Linux – Remote Debugging With GDB

Embedded Linux development is a complex task. You need tools on the target and the host and its important to setup everything so we can build and debug easily.

Let go over the process. You can do it yourself , just build an Embedded Linux system with QEMU

Building For The Target

To build code for the target we need a cross toolchain and to build the code add debugging information:

Lets start with a simple code example:


int add(int a, int b)
	int c;
	return c;

int getnum(int num)
	int i;
	return i+100;

void main()
	int res=0;
	res = getnum(res);
	printf("res= %d\n",res);

Compile it for the target with debugging information:

# arm-none-linux-gnueabi-gcc -g3 -o app ./simp.c

You don’t need the debugging information on the target so let strip the target executable

# arm-none-linux-gnueabi-strip -s -o app4target ./app

Copy app4target to the target file system

Debugging with GDB Server

To debug the code we need gdbserver on the target. gdbserver is a simple agent that the real GDB debugger can connect and interact with. We can use networking or serial port to connect the client and the server

on the target run:

# gdbserver :8000 ./app4target

gdbserver runs the executable and suspend it

on the host run cross GDB debugger and load the version with the debugging information

# arm-none-linux-gnueabi-gdb ./app

On GDB session connect to the target, set a breakpoint in the main function and continue running

(gdb) target remote

Remote debugging using
warning: Unable to find dynamic linker breakpoint function.
GDB will be unable to debug shared library initializers
and track explicitly loaded dynamic code.
0x76fd7d20 in ?? ()

(gdb) b main
Breakpoint 1 at 0x8590: file ./simp.c, line 22.

(gdb) c
warning: Could not load shared library symbols for 3 libraries, e.g. /lib/
Use the "info sharedlibrary" command to see the complete listing.
Do you need "set solib-search-path" or "set sysroot"?

Breakpoint 1, main () at ./simp.c:22
22		int res=0;

From this point you can continue with GDB , you will get the information from the target for example inspect the target CPU registers

(gdb) info registers 
r0             0x1	1
r1             0x7efffe44	2130705988
r2             0x7efffe4c	2130705996
r3             0x8584	34180
r4             0x0	0
r5             0x0	0
r6             0x83e4	33764
r7             0x0	0
r8             0x0	0
r9             0x0	0
r10            0x76fff000	1996484608
r11            0x7efffcf4	2130705652
r12            0x76faa000	1996136448
sp             0x7efffce8	0x7efffce8
lr             0x76e86264	1994941028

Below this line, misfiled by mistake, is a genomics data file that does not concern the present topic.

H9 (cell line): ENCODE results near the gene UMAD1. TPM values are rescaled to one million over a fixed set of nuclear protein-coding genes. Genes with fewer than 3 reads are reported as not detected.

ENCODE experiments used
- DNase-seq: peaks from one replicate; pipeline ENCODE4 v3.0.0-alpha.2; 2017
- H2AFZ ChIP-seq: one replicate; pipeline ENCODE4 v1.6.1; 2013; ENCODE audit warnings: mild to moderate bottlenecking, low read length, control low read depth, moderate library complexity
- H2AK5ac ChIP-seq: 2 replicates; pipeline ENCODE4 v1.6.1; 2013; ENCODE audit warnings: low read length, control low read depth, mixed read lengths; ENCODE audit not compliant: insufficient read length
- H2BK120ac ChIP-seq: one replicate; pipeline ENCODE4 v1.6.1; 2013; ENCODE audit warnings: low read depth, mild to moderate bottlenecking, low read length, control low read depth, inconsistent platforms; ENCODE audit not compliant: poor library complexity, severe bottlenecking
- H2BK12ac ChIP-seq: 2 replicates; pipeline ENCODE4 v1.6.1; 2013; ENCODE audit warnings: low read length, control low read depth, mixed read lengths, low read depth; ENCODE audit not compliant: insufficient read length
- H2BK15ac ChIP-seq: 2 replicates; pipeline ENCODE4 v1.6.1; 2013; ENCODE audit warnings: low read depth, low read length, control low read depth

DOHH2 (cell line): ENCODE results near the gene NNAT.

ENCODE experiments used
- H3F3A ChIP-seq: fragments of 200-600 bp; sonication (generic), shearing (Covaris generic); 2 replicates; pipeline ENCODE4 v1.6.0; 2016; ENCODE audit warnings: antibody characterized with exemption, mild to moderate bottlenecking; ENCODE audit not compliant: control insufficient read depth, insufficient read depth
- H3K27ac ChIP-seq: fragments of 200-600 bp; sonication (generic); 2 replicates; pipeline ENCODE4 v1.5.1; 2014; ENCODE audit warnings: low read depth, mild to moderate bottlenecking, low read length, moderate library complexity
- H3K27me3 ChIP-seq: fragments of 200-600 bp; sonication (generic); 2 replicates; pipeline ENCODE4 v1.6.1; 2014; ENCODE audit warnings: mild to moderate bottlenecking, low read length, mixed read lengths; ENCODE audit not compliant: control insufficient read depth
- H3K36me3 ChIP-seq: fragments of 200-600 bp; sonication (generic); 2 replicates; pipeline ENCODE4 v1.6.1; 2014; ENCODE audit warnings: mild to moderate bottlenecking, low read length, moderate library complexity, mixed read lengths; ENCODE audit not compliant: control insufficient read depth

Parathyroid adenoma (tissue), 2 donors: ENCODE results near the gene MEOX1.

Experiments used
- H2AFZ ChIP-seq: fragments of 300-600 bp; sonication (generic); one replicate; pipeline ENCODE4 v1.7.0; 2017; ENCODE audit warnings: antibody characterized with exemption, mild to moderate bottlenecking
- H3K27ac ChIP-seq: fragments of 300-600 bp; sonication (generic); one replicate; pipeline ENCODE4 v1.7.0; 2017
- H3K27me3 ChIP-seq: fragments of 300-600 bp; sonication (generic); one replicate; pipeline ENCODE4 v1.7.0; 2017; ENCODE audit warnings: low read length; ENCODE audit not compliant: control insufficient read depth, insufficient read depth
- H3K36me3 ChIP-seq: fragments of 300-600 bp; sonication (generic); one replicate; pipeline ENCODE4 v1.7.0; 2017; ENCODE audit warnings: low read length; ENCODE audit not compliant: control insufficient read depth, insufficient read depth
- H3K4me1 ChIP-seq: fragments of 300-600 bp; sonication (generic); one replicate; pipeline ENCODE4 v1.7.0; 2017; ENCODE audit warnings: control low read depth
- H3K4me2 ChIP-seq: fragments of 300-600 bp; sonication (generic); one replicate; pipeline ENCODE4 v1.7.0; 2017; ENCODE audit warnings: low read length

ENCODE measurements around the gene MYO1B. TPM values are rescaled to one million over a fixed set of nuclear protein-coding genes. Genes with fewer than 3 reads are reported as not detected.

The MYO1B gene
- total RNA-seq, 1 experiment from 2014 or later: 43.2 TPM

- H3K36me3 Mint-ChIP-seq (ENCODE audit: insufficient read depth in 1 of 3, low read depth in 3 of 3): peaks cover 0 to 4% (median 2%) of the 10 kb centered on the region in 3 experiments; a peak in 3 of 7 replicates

pc             0x8590	0x8590 <main+12>
cpsr           0x60000010	1610612752

Working with shared objects

You probably noticed the warning message about shared libraries we get while we connect to the target. To debug also shared objects, we need to set some options:

First lets build the library and the client



void f2()

void f1()
	int i;

void f3()
printf("hello %d\n",100);

build the library with debugging information:

# arm-none-linux-gnueabi-gcc -shared -g3 -o mylib.c -fPIC



void f1();

void main()

build the client with debug info

# arm-none-linux-gnueabi-gcc -g3 -o app1 usemylib.c -L. -lMyTest

you can strip the target binaries, copy the library to /mylibs on the target file system

Run the gdbserver and load the client

# gdbserver :8000 ./app1

Start the gdb client and before connecting to the target set the following 2 variables:

(gdb) set solib-absolute-prefix /dev/null
(gdb) set solib-search-path /home/developer/armsystem/outfs/lib:/home/developer/armsystem/outfs/usr/lib:/home/developer/armsystem/outfs/mylibs

Add all the shared libraries locations to solid-search-path variable

Now you can also debug the shared object initializers for example if we add the following code to the shared library:

static void __attribute__ ((constructor)) \
static void lib_init(void) {
  printf("Library init. \n");

Now connect to the target and add a breakpoint in lib_init:

(gdb) b lib_init
Function "lib_init" not defined.
Make breakpoint pending on future shared library load? (y or [n]) y
Breakpoint 1 (lib_init) pending.
(gdb) b main
Breakpoint 2 at 0x866c: file usemylib.c, line 7.
(gdb) c

Breakpoint 1, lib_init () at mylib.c:8
8	  printf("Library init. \n");


Using GDB server in Multi-Process mode

You can run GDB server without specifying a process to load with –multi option. You can select which process to load via gdb client for example if we have 2 different apps:


void main()
	int res=0;
	printf("app1 res= %d\n",res);

Compile both apps and copy to the target

Run gdbserver on the target with –multi option:

# gdbserver --multi :8000

On the host run cross gdb without loading any ELF file and connect to the target using extended-remote:

(gdb) target extended-remote
Remote debugging using

To load the file to debug on the target and host run the following commands :

(gdb) set remote exec-file apptest1
(gdb) file ./apptest1
Reading symbols from ./apptest1...done.

Now add a breakpoint and run the remote process:

(gdb) b main
Breakpoint 1 at 0x8524: file ./apptest1.c, line 5.
(gdb) r
Starting program: /home/developer/examples/debuggingExamples/debugtests/apptest1 

Breakpoint 1, main () at ./apptest1.c:5
5		int res=0;

To load a new process to debug:

(gdb) set remote exec-file apptest2
(gdb) file apptest2
Load new symbol table from "apptest2"? (y or n) y
Reading symbols from apptest2...done.
(gdb) b main
Note: breakpoint 1 also set at pc 0x8524.
Breakpoint 2 at 0x8524: file ./apptest2.c, line 5.
(gdb) r





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